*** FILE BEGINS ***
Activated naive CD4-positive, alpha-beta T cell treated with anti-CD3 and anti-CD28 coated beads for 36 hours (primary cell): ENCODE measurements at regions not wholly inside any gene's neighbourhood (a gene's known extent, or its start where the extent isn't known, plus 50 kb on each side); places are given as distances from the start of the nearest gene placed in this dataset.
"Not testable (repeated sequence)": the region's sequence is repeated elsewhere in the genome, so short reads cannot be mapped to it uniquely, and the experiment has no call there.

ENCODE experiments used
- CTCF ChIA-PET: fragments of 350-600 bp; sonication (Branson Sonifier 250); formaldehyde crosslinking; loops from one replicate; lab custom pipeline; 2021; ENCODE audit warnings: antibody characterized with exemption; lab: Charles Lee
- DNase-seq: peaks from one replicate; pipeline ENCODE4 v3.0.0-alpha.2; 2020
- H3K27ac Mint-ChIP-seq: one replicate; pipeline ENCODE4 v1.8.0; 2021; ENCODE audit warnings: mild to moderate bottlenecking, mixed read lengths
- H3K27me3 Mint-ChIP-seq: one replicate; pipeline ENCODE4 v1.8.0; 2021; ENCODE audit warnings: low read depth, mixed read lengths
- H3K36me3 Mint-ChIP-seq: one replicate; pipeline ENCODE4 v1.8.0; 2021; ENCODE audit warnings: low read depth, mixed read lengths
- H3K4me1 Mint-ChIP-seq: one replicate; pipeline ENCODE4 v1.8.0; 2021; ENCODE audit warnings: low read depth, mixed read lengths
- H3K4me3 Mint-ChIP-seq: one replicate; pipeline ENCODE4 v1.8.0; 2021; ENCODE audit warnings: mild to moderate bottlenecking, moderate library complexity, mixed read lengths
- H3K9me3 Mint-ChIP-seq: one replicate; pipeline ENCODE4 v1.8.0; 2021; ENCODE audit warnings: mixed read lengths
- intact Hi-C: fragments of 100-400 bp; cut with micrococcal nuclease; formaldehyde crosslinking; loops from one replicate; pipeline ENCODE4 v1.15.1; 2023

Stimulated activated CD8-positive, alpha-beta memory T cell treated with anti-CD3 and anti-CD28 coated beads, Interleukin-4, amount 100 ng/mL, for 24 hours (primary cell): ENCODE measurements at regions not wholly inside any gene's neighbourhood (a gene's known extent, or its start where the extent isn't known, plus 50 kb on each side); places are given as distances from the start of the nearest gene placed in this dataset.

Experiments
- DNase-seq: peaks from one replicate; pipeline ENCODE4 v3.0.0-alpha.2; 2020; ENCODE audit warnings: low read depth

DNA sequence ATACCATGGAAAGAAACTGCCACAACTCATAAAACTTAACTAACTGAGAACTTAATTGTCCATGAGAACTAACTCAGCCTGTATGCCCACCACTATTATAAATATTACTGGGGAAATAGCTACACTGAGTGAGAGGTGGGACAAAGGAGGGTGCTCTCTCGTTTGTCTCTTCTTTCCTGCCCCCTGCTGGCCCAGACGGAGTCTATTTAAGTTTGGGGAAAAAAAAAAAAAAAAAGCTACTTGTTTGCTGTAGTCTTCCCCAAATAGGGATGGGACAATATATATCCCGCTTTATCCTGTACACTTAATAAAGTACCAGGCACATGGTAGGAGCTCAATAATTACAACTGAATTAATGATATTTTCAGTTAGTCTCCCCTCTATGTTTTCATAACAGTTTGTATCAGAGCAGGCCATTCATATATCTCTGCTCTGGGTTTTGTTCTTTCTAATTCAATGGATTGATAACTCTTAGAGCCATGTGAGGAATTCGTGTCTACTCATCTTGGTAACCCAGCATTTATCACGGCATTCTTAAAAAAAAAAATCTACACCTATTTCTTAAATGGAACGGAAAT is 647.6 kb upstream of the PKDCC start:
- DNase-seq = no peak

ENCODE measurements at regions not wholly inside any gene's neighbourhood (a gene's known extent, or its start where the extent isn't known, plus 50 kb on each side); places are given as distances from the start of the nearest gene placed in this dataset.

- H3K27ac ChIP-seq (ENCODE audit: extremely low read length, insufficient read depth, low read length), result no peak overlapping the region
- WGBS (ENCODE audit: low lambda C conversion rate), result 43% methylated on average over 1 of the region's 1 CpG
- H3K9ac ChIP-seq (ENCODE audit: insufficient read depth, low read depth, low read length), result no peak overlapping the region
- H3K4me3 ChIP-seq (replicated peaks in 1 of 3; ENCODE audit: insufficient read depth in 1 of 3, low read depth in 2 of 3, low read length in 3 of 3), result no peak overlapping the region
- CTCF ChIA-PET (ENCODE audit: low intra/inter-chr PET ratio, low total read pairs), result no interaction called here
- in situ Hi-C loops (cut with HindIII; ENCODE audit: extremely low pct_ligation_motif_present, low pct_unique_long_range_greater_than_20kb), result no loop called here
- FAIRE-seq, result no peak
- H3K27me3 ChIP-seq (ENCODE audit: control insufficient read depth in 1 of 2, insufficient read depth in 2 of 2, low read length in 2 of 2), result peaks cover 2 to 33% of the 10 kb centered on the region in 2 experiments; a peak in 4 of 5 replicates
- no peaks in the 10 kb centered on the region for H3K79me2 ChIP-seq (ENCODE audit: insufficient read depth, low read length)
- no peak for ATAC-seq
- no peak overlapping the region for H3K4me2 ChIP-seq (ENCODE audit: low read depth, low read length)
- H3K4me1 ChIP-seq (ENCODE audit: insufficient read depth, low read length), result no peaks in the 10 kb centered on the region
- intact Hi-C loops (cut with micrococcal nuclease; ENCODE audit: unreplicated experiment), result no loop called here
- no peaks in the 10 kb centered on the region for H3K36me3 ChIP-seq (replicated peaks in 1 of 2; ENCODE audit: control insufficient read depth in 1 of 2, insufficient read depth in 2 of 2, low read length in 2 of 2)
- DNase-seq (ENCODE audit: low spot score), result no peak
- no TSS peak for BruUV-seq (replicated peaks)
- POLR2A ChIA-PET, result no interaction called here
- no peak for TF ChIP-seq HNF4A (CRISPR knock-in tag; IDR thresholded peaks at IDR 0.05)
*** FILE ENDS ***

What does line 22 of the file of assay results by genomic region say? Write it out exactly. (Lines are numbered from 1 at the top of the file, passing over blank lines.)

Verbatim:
- H3K4me3 ChIP-seq (replicated peaks in 1 of 3; ENCODE audit: insufficient read depth in 1 of 3, low read depth in 2 of 3, low read length in 3 of 3), result no peak overlapping the region